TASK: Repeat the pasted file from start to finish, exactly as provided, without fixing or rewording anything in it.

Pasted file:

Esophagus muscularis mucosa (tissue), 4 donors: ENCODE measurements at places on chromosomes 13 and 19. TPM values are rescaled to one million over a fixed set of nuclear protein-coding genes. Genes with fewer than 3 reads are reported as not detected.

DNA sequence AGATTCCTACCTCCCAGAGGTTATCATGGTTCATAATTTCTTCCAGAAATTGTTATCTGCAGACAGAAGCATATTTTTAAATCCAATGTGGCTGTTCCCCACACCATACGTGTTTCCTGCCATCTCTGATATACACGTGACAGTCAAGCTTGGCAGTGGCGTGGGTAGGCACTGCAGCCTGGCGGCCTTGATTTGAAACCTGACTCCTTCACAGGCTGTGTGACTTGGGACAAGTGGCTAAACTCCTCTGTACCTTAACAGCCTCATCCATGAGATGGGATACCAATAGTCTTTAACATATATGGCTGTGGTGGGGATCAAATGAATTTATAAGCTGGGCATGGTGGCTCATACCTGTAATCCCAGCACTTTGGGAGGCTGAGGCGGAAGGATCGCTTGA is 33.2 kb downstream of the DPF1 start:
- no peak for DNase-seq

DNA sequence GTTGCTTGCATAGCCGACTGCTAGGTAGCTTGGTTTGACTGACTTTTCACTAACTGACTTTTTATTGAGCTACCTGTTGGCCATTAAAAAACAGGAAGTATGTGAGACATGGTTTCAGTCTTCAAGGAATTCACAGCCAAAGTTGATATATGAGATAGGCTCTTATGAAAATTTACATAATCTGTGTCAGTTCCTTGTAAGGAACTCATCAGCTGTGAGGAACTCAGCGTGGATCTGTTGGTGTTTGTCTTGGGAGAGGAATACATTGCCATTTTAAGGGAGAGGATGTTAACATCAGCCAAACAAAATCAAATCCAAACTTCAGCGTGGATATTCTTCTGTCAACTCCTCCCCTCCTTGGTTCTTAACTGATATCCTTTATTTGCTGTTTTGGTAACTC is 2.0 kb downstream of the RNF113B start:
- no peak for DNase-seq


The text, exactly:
Esophagus muscularis mucosa (tissue), 4 donors: ENCODE measurements at places on chromosomes 13 and 19. TPM values are rescaled to one million over a fixed set of nuclear protein-coding genes. Genes with fewer than 3 reads are reported as not detected.

DNA sequence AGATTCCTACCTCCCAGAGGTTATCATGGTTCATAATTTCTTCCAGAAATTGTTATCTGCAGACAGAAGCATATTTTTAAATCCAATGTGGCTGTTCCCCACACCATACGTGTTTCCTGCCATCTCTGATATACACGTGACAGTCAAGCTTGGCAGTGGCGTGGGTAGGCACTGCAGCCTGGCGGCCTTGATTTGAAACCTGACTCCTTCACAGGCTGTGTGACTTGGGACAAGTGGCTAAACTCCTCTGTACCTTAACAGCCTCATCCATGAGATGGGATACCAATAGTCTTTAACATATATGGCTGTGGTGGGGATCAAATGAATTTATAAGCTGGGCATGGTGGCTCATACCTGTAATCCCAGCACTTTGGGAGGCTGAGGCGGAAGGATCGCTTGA is 33.2 kb downstream of the DPF1 start:
- no peak for DNase-seq

DNA sequence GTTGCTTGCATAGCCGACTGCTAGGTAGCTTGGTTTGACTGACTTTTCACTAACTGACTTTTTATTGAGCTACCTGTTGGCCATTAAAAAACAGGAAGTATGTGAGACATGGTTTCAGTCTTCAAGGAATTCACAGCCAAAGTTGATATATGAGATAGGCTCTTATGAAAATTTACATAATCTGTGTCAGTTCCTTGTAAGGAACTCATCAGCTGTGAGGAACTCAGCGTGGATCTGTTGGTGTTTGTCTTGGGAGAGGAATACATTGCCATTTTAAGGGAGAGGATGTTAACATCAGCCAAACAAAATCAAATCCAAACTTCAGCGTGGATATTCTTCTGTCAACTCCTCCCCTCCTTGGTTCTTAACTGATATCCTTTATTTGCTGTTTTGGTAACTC is 2.0 kb downstream of the RNF113B start:
- no peak for DNase-seq